I’ve been interested in “Blue Zones” – the areas around the world where people live virtually disease free to over 100 years of age – for a while now. It’s pretty interesting: These folks acquire dementia and Alzheimer’s at only one one-fifth the rate of Americans or the rest of the world, and their exceedingly long lives confirm doctors’ declarations that genes are only responsible for 25 percent of our health, the other 75 percent being determined by lifestyle choices.
To compare: In America, the majority of us are overweight, on prescriptive medications and live to an average age of 79.
In Sardinia, the cluster of centurions seems to be tied to a lean Mediterranean diet of fish, lots of fresh vegetables, red wine and a specific cheese made from sheep’s milk manufactured exclusively on the island. In Loma Linda, Calif., those thriving seniors attribute their age and energy to being 7th Day Adventists, as well as strict vegetarians who grow their own food. Okinawa sees a ton of fish and veg consumed, as does a small island in Greece, which, because it has no real port, has seen much of life’s modern conveniences pass them by. Flat screens and i-Pads, fuggitaboutit. And many of them not dependent upon “climate-controlled” environments sweat when they’re hot, don’t eat fast food, have deep spiritual beliefs and close-knit relationships.
The air conditioning is out in our house, as is the heat, as is the entire system. Nearly 30 years old and part of the house when purchased, we wrenched every last drop out of it, and it has served us well. The new system (which, we are told, is so state-of-the-art that even our 3-year-old heat pump will be useless with it as it is now considered “obsolete”) will be the cost of a new car. A really crappy, cheap, car, but a new car nonetheless. We are awaiting installation during this heat wave.
Digital Access for only $0.99
For the most comprehensive local coverage, subscribe today.
So I type away with two fans turned on at full blast, blowing the dogs’ ears out like spinnakers as they hog most of the airstream and loll on the floor before them. A bead of perspiration spills down my nose and plops upon my forearm as I take a sip of our plain, cold, well water with a splash of lemon juice and dream of Paul making another Caprese salad (fat slices of ripe tomato layered between milky wedges of buffalo mozzarella, sprinkled with basil and drizzled with olive oil and balsamic) for dinner. We often eat cold meals in the summer and have never owned a microwave.
Then it hits me.
We’re going to live forever!
I may not have the funky Sardinian sheep cheese (just looking at those words gives me the willies) but, by golly, I’m sweating like the chap-covered thighs of a biker, and as someone who has only eaten fish for protein for about 23 years, I might just have decades to look forward to, with the exception of probably losing a couple of years because of junk food.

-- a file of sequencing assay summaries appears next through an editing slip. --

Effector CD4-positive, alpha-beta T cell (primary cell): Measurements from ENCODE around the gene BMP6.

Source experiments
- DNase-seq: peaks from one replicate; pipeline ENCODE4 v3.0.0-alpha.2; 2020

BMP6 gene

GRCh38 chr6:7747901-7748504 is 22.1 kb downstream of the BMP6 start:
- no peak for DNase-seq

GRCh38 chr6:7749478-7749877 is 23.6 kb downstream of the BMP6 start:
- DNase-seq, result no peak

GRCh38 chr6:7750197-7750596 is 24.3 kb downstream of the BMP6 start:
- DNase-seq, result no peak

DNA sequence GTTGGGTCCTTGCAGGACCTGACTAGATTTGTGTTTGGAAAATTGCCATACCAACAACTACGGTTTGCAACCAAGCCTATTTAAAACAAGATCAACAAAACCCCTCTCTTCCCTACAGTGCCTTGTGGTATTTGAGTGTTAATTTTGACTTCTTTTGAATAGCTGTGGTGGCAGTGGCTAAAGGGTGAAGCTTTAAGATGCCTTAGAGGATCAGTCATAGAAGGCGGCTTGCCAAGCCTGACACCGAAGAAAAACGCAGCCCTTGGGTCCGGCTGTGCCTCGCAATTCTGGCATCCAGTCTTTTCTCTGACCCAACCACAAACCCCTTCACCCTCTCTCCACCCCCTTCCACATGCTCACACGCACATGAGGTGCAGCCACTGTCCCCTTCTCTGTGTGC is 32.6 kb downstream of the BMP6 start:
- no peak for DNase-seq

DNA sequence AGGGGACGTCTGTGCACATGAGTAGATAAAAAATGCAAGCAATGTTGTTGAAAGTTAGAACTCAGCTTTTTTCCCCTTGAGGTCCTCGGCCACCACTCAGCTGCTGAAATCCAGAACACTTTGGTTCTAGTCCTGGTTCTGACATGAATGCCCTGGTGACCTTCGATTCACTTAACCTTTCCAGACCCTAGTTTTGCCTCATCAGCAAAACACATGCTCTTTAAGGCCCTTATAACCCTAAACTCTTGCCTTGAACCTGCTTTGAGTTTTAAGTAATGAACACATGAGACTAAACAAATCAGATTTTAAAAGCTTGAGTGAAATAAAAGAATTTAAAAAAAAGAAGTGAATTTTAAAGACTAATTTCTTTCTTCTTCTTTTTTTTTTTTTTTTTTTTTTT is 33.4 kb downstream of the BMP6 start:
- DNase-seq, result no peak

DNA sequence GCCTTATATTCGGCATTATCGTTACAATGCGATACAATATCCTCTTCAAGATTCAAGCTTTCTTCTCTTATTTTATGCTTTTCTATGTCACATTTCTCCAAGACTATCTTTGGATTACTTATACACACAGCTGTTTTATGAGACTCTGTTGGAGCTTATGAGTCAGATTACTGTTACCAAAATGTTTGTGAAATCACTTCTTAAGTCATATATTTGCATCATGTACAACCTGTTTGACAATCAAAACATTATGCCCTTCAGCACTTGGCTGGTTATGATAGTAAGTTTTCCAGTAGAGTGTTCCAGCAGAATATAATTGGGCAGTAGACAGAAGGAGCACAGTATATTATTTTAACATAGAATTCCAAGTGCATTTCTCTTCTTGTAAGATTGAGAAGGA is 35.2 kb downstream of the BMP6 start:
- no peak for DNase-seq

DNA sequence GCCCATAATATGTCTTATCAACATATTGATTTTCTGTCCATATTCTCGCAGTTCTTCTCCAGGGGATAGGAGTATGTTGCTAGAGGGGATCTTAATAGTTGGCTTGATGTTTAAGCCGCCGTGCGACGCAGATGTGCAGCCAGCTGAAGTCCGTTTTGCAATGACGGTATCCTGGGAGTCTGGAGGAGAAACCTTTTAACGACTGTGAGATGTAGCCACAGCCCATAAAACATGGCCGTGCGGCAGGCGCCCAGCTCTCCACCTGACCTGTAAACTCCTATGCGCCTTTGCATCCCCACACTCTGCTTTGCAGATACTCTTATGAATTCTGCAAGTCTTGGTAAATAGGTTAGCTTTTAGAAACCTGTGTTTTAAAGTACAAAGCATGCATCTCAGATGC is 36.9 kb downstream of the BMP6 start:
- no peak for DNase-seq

Damn you, Cape Cod Cracked Pepper Potato Chips!
But then one thinks, or at least this one thinks, “Do I really want to live to be 100?” Now, those in the Blue Zones, because they have scarcely any disability, thoroughly enjoy their century mark because they are still mobile and independent. Some even continue working. They’re not decrepit, slumped in a wheelchair at a nursing home, praying for a quick exit, no, these folks are truly living each and every day.
And here’s the thing: If you’re going to live to be 100 or even 120, as scientists claim our bodies are capable of, you have to be active. Because if you’ve got another 60 years to go after retirement at 65, you’re going to outlive your portfolio. You’ve gotta stay in the workforce! And do we really want to see 100-year-old pilots negotiating turbulence and trying to land with wind shear screaming around the wings? Do we want to see a 90-year-old surgeon suiting up to perform our bypass? I suppose there are positives as well: One sure way to stop the shocking epidemic of inappropriate teacher/student relationships would be to keep teachers in the trenches well into their 80s, and a tax audit, administered by a kindly grandfather-type, wouldn’t be nearly as frightening …
It’s a lot to ponder as I sit here in South Carolina, temperatures crackling around 96 and cicadas chirping relentlessly. I feel like I’m in a scene from “Hee-Haw,” where the cast is lying around on the ground, including the bloodhound, in front of the front porch, too hot and tired to sit up to tell their jokes.
Do I want to live to be 100? Well, if I could dip my sweaty self in the Mediterranean each day and nibble black olives, chased by a glass of locally produced vino each evening, heck, yeah. But here in my southern ’hood, three hours away from the coast with a broken air conditioner, hot flashes and swarms of mosquitos and moths that flood through the door every time I let the dogs out to pee at night, er, probably not. In fact, definitely not. In other words, kill me, now.
Pass the potato chips. And the Bluebell.
Reach PAM STONE at email@example.com.